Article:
The Tax-Free Savings Account (TFSA) is a great tool for Canadian investors seeking to create a tax-free portfolio that can grow to become a retirement fund or used to generate a steady stream of income.
The best stocks to pick tend to be companies that are industry leaders with long histories of delivering dividend growth supported by rising revenue and increasing profits.
TD is a major player in both the Canadian and U.S. retail banking sectors. The domestic operations are best known to investors and still generate the majority of the bank’s profits, but TD’s U.S. retail division actually has more branches.
The American group has grown significantly over the past 15 years as TD spent billions of dollar on acquisitions to create a business that runs from Maine right down the east coast of the United States to Florida.
In fiscal 2019, the U.S. business contributed nearly $5 billion of the total $12.5 billion in adjusted net income, giving investors great exposure to the American economy through a top Canadian stock.
TD is widely considered to be the safest choice among the larger Canadian banks due to its focus on retail banking activities, but that doesn’t mean it isn’t without risk.
The bank has significant exposure to the Canadian housing market through its residential mortgage portfolio, and any major decline in house prices would be negative for TD.
In the near term, that shouldn’t be a problem. Employment levels remain robust and the decline in bond yields through 2019 helped lower fixed-rate mortgage costs. This is positive for homeowners who have to renew and helps new buyers enter the market.
Falling interest rates in the United States, however, are putting a pinch on net interest margins (NIM). The U.S. Fed is expected to sit tight through 2020, so more downside pressure shouldn’t be on the way this year.
A global economic downturn caused by an extended trade war between the United States and China is another threat to consider when evaluating TD and other bank stocks.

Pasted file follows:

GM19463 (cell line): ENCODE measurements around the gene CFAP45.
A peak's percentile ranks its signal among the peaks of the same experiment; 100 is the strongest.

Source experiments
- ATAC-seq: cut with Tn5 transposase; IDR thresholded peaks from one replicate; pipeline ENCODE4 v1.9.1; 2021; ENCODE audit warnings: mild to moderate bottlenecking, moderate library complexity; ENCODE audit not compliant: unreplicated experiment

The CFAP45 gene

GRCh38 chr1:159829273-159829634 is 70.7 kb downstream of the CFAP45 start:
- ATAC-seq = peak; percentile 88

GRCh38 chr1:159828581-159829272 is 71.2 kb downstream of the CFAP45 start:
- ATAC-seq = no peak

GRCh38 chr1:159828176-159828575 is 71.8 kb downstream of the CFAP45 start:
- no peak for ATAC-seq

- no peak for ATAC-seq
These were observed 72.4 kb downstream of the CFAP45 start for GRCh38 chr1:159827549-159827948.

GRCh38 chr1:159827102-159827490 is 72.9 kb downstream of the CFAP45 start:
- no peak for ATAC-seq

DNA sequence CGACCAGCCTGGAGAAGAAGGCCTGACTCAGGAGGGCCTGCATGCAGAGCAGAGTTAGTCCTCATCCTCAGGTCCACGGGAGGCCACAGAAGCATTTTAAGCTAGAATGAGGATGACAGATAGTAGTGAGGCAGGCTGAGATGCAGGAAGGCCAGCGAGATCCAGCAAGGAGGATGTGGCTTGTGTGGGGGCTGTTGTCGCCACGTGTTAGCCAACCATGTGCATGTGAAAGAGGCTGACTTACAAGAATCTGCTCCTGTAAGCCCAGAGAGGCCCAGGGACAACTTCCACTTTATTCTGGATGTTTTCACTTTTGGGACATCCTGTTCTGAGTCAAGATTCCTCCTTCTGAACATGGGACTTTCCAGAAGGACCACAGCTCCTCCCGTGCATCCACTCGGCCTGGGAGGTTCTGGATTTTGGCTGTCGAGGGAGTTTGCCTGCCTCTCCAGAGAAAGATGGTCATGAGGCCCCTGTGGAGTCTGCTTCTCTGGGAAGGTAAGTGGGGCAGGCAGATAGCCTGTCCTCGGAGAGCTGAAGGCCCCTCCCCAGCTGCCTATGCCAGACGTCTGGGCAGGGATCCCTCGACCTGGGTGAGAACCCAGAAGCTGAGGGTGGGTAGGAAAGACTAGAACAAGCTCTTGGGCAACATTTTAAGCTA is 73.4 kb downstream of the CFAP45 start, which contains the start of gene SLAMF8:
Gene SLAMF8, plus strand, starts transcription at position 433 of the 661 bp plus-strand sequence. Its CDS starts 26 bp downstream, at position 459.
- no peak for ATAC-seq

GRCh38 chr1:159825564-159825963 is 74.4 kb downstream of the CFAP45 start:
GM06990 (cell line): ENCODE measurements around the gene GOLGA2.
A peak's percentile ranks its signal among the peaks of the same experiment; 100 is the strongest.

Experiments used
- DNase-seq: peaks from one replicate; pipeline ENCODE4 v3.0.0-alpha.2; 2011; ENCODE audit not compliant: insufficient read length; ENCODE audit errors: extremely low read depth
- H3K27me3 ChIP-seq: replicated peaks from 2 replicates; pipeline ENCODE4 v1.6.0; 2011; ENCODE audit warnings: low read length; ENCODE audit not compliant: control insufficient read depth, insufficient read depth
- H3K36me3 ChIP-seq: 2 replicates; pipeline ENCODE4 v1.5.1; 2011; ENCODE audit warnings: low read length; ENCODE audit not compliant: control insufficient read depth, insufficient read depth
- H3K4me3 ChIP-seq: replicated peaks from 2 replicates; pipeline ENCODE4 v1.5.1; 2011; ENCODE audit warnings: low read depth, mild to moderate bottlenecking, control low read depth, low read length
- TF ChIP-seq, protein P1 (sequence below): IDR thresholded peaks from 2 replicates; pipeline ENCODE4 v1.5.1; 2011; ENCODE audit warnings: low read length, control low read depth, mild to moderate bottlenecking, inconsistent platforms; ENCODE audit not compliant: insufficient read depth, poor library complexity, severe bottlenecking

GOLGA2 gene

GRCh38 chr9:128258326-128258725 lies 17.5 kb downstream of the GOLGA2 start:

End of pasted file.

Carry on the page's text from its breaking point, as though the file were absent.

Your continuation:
In the event the United States is hit with a severe recession, Canada will also suffer, potentially resulting in higher unemployment rates.
Canadians are carrying very high levels of debt, so a wave of job losses would put pressure on household finances and defaults on loans would rise. The banks are already reporting higher provisions for credit losses — a trend worth watching over the coming quarters.
TD is well capitalized with a CET1 ratio of 12.1%, so things would have to really go off the rails before the bank gets into serious difficulties.
TD is one of Canada’s top dividend stocks with a compound annual dividend growth rate of about 11% over the past 20 years. That trend might not continue at the same level, but investors should see steady hikes each year in line with earnings per share growth that should run in the 5-7% range.
The current distribution provides a 4% yield.
Should you buy TD?
At the time of writing, the stock trades for just under 12 times trailing earnings. That isn’t cheap when you consider some of the headwinds, so I wouldn’t rate the bank a screaming buy today.
However, investors searching for a reliable dividend stock to serve as an anchor position for a buy-and-hold TFSA portfolio should be comfortable owning TD. Any weakness in the shares in the coming months would be viewed as a chance to add to the position.
Historically, meaningful pullbacks in TD’s stock price have proven to be a good buying opportunities.
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Fool contributor Andrew Walker has no position in any stock mentioned.